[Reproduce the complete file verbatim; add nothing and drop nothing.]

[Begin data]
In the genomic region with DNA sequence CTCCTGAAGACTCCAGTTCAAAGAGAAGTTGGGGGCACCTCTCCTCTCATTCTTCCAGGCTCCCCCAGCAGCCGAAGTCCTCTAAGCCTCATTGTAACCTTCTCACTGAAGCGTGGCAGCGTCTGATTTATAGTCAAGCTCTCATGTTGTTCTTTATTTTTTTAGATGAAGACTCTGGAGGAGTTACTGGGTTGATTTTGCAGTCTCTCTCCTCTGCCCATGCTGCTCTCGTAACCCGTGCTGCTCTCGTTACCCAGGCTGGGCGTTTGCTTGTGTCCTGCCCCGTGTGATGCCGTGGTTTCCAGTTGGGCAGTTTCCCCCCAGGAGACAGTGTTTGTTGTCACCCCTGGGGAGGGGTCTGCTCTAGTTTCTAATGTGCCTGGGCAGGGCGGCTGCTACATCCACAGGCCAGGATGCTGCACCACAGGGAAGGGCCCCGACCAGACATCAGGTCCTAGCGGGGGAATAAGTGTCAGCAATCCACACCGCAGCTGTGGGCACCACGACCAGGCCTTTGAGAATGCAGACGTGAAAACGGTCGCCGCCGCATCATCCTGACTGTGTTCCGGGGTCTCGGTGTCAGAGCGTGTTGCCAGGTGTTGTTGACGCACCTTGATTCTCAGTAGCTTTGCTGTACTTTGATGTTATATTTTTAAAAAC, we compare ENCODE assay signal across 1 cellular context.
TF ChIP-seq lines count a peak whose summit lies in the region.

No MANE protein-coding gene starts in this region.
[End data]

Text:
In the genomic region with DNA sequence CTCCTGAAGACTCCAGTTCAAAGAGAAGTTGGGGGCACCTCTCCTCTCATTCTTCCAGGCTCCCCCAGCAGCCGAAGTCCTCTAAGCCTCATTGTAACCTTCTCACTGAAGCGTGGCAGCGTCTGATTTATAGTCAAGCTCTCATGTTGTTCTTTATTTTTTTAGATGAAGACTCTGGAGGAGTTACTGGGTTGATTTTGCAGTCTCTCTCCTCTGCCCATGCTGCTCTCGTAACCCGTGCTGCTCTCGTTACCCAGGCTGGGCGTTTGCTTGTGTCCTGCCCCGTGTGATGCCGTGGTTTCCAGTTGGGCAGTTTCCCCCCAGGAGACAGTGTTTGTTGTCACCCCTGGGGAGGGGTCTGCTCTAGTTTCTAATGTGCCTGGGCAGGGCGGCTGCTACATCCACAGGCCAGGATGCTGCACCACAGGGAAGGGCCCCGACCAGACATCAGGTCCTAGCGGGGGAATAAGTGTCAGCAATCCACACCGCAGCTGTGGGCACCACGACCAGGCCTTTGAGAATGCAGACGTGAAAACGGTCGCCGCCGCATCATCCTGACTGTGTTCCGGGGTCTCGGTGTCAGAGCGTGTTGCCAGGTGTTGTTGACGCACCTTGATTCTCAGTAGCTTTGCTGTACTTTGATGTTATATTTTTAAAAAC, we compare ENCODE assay signal across 1 cellular context.
TF ChIP-seq lines count a peak whose summit lies in the region.

No MANE protein-coding gene starts in this region.